UCL Discovery
UCL home » Library Services » Electronic resources » UCL Discovery

Elevated cerebrospinal fluid protein in POLG-related epilepsy: Diagnostic and prognostic implications

Hikmat, O; Naess, K; Engvall, M; Klingenberg, C; Rasmussen, M; Tallaksen, CME; Brodtkorb, E; ... Bindoff, LA; + view all (2018) Elevated cerebrospinal fluid protein in POLG-related epilepsy: Diagnostic and prognostic implications. Epilepsia , 59 (8) pp. 1595-1602. 10.1111/epi.14459. Green open access

[thumbnail of Hikmat2018epilepsiaPOLG_BBB_acceptedfilesCombined.pdf]
Preview
Text
Hikmat2018epilepsiaPOLG_BBB_acceptedfilesCombined.pdf - Accepted Version

Download (321kB) | Preview

Abstract

OBJECTIVE: Epilepsy is common in individuals with mutations in POLG, the gene encoding the catalytic subunit of the mitochondrial DNA polymerase gamma. Early recognition and aggressive seizure management are crucial for patient survival. Disruption of the blood‐brain barrier (BBB) is implicated in various neurological disorders including epilepsy. The aim of this study was to assess whether POLG‐related disease is associated with BBB dysfunction and what clinical implications this has for patients. METHODS: Our retrospective study used data from 83 patients with pathogenic POLG mutations from 4 countries––Norway, Sweden, Finland, and the United Kingdom. Data were collected using a structured questionnaire. We used the presence of raised cerebrospinal fluid (CSF) protein and a raised CSF/serum ratio of albumin (Q‐alb) to evaluate the integrity of the blood‐CSF barrier. RESULTS: Raised CSF protein was found in 70% of patients (n = 58/83) and appeared to be associated with the most severe phenotypes. In those in whom it was measured, the Q‐alb ratio was markedly elevated (n = 18). The majority of those with epilepsy (n = 50/66, 76%) had raised CSF protein, and this preceded seizure debut in 75% (n = 15/20). The median survival time from symptom onset for those with raised CSF protein was decreased (13 months) compared to those with normal CSF protein (32 months). SIGNIFICANCE: Our results indicate that there is disruption of the BBB in POLG‐related disease, as evidenced by a raised CSF protein and Q‐alb ratio. We also find that raised CSF protein is a common finding in patients with POLG disease. Our data suggest that the presence of BBB dysfunction predicts a poorer outcome, and elevated CSF protein may therefore be an additional biomarker both for early diagnosis and to identify those at high risk of developing epilepsy.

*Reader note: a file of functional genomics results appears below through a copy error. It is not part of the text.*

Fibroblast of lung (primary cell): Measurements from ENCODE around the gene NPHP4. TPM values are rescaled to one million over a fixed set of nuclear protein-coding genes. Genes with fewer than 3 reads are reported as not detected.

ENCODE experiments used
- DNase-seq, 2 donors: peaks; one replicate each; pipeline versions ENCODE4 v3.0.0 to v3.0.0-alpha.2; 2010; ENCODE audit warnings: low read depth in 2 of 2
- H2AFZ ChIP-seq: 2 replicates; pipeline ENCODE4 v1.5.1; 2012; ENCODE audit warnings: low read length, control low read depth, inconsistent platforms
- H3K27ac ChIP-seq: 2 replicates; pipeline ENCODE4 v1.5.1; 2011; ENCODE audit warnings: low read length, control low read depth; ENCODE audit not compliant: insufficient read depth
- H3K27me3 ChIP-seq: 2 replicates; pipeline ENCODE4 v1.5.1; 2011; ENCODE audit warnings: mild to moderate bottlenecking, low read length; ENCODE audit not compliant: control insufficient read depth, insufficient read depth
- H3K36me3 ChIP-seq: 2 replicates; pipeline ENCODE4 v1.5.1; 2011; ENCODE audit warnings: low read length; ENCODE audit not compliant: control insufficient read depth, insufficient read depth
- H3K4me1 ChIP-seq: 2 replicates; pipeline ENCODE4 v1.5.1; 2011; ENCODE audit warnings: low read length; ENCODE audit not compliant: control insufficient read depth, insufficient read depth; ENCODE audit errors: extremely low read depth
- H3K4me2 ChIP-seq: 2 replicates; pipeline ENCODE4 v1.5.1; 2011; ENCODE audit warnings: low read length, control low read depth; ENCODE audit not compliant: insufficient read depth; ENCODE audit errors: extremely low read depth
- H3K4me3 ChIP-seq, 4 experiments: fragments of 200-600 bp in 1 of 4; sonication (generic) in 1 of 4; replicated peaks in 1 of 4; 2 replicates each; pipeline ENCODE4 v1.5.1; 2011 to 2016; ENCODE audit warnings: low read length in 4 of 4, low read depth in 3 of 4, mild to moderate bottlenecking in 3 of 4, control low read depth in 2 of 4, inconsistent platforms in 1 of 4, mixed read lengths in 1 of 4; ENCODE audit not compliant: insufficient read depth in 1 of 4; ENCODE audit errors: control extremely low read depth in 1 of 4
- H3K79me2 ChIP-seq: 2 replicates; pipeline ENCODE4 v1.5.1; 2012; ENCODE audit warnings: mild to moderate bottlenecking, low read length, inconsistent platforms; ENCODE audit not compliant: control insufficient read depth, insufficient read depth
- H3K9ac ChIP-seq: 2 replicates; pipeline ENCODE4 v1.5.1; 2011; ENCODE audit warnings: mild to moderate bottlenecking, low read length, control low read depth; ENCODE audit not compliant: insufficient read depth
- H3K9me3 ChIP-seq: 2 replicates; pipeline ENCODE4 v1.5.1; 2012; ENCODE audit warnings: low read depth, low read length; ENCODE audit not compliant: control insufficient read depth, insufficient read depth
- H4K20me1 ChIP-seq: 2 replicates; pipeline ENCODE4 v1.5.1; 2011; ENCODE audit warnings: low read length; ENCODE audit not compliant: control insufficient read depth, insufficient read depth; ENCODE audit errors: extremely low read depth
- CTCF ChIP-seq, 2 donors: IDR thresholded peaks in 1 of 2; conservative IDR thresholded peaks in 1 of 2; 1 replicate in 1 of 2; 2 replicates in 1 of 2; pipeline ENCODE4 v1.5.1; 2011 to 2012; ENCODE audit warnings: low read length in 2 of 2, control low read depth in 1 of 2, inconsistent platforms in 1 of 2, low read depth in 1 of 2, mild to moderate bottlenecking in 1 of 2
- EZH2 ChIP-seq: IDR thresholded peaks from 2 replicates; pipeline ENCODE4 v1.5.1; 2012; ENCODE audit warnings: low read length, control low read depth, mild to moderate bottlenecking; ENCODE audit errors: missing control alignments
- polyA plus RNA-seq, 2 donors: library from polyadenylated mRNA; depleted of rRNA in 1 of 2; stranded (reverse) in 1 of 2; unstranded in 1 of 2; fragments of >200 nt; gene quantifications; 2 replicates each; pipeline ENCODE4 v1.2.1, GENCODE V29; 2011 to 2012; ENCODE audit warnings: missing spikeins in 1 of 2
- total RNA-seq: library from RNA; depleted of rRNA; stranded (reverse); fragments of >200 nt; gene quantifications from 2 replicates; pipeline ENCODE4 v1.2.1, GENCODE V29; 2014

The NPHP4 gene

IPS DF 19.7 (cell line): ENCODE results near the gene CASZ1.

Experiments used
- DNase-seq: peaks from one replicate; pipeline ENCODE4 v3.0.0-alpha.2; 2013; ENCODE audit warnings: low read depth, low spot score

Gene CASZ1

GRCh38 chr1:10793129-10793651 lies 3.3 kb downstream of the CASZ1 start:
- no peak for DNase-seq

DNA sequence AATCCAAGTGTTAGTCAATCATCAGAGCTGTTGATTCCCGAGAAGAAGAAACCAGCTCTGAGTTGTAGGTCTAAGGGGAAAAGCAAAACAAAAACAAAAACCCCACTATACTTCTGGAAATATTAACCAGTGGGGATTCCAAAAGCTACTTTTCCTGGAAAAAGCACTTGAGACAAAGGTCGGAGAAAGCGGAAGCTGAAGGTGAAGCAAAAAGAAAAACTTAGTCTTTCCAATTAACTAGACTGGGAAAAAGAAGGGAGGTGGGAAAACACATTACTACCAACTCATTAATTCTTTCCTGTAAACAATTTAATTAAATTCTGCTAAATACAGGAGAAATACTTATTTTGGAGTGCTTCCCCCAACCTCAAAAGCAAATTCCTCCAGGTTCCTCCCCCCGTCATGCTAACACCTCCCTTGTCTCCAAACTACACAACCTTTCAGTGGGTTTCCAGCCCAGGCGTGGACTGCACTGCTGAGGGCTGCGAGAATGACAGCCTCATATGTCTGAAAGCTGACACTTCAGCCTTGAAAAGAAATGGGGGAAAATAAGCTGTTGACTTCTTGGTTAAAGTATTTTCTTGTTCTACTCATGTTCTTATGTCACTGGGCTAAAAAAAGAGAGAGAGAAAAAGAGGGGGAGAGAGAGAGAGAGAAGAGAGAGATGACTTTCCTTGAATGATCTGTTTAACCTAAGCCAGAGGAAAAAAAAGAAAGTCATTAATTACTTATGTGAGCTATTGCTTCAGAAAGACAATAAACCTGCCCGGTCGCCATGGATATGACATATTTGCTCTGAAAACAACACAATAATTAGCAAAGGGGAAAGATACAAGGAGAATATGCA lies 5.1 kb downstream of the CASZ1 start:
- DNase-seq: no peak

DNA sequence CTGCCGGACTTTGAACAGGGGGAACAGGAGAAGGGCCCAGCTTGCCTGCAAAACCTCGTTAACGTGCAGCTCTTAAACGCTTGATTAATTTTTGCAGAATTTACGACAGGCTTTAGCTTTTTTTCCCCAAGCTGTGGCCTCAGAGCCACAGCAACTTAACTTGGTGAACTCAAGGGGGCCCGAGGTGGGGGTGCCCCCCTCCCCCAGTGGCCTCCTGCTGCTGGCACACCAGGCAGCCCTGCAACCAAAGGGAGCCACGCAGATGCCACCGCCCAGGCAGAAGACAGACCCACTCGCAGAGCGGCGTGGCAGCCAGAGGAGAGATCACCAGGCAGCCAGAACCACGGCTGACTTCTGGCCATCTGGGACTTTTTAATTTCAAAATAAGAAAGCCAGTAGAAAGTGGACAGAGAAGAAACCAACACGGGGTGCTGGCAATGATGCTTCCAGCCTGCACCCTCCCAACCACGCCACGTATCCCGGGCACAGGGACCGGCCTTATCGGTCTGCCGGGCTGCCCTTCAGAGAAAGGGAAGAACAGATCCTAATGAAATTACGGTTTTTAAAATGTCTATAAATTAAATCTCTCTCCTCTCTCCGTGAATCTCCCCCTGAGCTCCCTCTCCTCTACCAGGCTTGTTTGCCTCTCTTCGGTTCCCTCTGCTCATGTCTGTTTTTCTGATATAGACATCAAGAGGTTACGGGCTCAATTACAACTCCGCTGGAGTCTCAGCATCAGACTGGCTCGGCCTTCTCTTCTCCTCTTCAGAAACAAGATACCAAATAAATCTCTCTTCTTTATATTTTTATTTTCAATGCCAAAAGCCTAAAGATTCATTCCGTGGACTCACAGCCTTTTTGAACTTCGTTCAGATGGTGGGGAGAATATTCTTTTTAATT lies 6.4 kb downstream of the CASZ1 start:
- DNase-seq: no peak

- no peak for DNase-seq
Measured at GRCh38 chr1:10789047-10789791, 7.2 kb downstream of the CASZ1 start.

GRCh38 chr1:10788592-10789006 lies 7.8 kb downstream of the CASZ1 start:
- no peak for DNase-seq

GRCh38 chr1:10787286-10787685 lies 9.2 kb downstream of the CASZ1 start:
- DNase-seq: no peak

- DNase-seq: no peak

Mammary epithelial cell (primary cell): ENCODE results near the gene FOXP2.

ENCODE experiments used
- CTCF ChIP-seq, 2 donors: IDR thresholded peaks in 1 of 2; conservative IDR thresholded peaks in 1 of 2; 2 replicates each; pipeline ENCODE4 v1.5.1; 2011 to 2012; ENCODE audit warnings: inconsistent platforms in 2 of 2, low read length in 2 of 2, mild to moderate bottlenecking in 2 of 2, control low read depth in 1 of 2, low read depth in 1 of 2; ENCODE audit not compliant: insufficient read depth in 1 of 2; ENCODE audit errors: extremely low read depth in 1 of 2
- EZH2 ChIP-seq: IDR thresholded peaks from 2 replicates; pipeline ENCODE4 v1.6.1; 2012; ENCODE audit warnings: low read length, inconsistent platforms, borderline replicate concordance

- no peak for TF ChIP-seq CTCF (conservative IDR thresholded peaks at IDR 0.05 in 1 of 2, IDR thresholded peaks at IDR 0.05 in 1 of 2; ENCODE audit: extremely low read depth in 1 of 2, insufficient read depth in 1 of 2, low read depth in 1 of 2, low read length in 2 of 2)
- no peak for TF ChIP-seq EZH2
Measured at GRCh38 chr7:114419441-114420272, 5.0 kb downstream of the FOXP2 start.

Type: Article
Title: Elevated cerebrospinal fluid protein in POLG-related epilepsy: Diagnostic and prognostic implications
Open access status: An open access version is available from UCL Discovery
DOI: 10.1111/epi.14459
Publisher version: https://doi.org/10.1111/epi.14459
Language: English
Additional information: This version is the author accepted manuscript. For information on re-use, please refer to the publisher’s terms and conditions.
Keywords: blood‐brain barrier, CSF protein, CSF/serum ratio of albumin, epilepsy, mitochondria, POLG
UCL classification: UCL
UCL > Provost and Vice Provost Offices > School of Life and Medical Sciences
UCL > Provost and Vice Provost Offices > School of Life and Medical Sciences > Faculty of Population Health Sciences > UCL GOS Institute of Child Health
UCL > Provost and Vice Provost Offices > School of Life and Medical Sciences > Faculty of Population Health Sciences > UCL GOS Institute of Child Health > Genetics and Genomic Medicine Dept
URI: https://discovery.ucl.ac.uk/id/eprint/10053120
Downloads since deposit
0Downloads
Download activity - last month
Download activity - last 12 months
Downloads by country - last 12 months

Archive Staff Only

View Item View Item